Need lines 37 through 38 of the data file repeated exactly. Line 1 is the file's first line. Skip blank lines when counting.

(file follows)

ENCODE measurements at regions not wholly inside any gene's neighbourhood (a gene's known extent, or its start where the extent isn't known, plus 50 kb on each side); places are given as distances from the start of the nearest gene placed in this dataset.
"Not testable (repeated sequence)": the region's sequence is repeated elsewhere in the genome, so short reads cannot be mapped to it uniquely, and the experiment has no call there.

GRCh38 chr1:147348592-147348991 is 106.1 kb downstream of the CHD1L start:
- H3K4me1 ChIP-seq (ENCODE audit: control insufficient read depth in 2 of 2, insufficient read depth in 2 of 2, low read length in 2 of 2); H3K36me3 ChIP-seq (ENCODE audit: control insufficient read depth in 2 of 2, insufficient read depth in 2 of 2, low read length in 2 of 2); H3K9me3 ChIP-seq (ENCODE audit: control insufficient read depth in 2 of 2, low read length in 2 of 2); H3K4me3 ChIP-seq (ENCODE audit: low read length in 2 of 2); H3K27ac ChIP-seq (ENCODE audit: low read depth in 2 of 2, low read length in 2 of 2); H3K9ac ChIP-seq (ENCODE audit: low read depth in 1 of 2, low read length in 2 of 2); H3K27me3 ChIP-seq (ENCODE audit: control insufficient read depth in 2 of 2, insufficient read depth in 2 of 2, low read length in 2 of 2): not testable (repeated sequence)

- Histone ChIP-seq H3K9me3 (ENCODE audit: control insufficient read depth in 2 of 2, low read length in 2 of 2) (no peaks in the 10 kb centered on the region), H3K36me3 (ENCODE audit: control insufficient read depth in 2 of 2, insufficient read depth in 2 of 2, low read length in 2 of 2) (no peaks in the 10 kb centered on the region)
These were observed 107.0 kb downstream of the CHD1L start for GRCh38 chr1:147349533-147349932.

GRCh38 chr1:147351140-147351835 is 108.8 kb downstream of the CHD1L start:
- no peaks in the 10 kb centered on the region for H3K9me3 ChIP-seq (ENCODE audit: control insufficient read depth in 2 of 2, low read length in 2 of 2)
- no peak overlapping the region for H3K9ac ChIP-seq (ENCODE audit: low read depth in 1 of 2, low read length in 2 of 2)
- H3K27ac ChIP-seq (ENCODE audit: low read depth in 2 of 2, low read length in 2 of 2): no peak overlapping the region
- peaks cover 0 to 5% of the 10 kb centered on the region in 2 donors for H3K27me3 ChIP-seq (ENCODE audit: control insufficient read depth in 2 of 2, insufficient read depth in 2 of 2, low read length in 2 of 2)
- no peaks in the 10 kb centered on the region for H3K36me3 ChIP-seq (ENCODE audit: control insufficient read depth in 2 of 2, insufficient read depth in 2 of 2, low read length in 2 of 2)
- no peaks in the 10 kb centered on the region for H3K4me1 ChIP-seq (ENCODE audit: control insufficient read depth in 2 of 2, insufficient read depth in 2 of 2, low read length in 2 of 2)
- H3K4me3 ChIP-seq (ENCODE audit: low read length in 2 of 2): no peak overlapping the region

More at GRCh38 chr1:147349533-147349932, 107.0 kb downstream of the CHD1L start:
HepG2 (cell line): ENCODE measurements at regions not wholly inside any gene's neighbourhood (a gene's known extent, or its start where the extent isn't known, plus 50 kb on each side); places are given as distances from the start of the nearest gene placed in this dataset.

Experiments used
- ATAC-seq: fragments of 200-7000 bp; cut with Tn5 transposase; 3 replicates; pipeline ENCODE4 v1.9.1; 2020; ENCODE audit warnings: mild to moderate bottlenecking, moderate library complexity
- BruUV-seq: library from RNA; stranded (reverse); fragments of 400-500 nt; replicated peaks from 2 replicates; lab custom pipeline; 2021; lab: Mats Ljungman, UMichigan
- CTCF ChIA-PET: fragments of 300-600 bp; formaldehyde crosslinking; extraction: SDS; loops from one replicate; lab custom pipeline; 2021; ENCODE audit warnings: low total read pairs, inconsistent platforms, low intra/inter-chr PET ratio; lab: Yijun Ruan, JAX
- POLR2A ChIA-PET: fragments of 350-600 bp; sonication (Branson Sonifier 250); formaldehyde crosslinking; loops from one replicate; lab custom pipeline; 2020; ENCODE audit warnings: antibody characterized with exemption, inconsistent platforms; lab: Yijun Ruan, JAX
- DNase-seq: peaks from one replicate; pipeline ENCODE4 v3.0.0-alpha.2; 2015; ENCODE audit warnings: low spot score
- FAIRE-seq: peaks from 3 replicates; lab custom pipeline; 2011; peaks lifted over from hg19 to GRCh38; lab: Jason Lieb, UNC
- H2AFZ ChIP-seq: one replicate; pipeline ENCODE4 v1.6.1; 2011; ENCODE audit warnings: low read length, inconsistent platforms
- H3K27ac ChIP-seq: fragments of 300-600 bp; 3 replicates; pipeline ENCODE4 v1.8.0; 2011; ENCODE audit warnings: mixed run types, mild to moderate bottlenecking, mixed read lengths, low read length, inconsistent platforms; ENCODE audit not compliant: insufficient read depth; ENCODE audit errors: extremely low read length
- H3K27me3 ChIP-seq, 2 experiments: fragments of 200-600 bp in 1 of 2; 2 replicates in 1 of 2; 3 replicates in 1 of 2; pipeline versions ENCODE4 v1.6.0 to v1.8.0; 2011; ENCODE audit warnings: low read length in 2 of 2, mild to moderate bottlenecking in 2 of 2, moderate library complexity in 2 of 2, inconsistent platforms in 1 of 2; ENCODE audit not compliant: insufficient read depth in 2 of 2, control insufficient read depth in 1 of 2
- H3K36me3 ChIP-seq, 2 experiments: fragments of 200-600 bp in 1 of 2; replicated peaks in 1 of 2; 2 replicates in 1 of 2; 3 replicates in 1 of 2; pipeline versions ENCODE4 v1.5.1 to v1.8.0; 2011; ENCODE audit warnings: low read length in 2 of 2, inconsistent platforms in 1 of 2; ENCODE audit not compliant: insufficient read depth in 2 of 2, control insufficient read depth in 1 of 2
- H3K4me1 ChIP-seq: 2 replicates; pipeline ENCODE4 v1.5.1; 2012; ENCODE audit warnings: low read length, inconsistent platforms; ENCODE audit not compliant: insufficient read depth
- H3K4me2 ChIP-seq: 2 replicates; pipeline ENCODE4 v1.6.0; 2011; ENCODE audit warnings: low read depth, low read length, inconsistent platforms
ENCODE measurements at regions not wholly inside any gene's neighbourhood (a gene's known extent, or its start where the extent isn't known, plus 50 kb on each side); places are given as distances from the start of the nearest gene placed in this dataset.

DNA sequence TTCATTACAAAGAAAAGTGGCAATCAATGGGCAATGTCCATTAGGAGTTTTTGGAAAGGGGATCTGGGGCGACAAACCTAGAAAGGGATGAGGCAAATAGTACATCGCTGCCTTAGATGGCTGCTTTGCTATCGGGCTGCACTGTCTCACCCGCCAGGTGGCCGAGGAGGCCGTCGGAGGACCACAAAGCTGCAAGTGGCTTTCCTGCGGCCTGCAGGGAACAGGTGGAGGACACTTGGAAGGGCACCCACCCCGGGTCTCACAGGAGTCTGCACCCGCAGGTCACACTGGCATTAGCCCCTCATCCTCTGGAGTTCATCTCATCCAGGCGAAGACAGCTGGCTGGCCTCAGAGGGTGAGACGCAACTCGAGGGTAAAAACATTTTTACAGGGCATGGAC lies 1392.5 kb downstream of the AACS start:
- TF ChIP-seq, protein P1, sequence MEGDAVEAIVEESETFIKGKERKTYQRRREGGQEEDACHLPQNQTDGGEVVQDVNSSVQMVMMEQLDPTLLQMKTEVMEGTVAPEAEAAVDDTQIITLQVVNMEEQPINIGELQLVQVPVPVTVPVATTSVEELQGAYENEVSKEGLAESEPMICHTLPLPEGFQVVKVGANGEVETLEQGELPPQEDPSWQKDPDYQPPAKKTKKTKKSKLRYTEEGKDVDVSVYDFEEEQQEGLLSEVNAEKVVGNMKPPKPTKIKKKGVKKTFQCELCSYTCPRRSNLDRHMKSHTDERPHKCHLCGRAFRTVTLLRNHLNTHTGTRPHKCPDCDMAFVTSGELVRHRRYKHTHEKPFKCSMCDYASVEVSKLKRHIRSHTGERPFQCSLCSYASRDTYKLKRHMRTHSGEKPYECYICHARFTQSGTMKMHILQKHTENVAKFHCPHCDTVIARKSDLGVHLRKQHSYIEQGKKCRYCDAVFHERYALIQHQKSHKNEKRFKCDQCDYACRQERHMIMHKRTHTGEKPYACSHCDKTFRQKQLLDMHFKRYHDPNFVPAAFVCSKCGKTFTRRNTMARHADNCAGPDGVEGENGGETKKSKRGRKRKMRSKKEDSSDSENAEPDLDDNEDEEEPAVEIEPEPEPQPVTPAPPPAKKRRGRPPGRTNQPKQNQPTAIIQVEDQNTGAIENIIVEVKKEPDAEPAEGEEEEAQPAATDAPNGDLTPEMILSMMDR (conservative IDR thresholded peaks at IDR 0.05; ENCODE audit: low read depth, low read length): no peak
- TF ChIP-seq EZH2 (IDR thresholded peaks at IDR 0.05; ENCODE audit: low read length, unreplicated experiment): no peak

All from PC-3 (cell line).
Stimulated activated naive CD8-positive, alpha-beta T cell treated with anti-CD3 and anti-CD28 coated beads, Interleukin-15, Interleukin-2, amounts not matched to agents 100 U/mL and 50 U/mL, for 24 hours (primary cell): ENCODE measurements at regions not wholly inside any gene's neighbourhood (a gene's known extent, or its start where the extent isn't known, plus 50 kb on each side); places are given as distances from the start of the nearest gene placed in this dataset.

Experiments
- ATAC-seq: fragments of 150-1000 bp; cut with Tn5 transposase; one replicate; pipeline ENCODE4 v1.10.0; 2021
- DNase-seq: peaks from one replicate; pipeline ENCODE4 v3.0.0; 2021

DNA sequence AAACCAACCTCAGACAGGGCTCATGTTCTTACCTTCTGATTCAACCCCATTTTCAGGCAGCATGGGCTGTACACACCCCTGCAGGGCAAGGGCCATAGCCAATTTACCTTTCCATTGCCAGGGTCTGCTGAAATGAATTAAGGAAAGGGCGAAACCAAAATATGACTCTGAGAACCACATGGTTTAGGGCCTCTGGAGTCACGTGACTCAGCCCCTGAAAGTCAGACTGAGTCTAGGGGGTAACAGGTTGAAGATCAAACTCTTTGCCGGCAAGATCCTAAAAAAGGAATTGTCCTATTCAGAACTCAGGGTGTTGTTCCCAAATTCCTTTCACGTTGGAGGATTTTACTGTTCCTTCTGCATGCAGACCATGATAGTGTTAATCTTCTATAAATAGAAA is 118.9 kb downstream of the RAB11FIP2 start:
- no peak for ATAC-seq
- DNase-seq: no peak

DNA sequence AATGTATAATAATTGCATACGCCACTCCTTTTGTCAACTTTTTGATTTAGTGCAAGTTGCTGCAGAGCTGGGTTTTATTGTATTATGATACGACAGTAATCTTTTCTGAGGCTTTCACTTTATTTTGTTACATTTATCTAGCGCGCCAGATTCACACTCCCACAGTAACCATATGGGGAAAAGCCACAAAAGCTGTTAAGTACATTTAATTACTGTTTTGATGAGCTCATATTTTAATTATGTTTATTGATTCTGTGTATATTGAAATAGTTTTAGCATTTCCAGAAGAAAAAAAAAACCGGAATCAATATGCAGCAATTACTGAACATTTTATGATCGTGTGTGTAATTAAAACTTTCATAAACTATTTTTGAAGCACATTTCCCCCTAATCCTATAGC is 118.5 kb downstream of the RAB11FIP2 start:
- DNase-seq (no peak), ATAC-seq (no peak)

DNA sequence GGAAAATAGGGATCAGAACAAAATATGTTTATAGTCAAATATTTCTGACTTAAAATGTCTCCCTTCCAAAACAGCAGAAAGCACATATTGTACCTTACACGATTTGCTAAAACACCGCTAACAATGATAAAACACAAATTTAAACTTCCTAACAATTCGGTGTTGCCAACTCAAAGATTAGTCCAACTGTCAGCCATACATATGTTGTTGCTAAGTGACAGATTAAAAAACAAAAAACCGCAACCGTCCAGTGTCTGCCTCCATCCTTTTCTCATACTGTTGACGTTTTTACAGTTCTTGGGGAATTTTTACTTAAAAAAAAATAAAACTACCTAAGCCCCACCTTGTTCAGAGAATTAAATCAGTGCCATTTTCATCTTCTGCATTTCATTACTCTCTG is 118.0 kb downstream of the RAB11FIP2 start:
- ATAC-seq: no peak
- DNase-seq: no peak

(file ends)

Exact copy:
- ATAC-seq: fragments of 150-1000 bp; cut with Tn5 transposase; one replicate; pipeline ENCODE4 v1.10.0; 2021
- DNase-seq: peaks from one replicate; pipeline ENCODE4 v3.0.0; 2021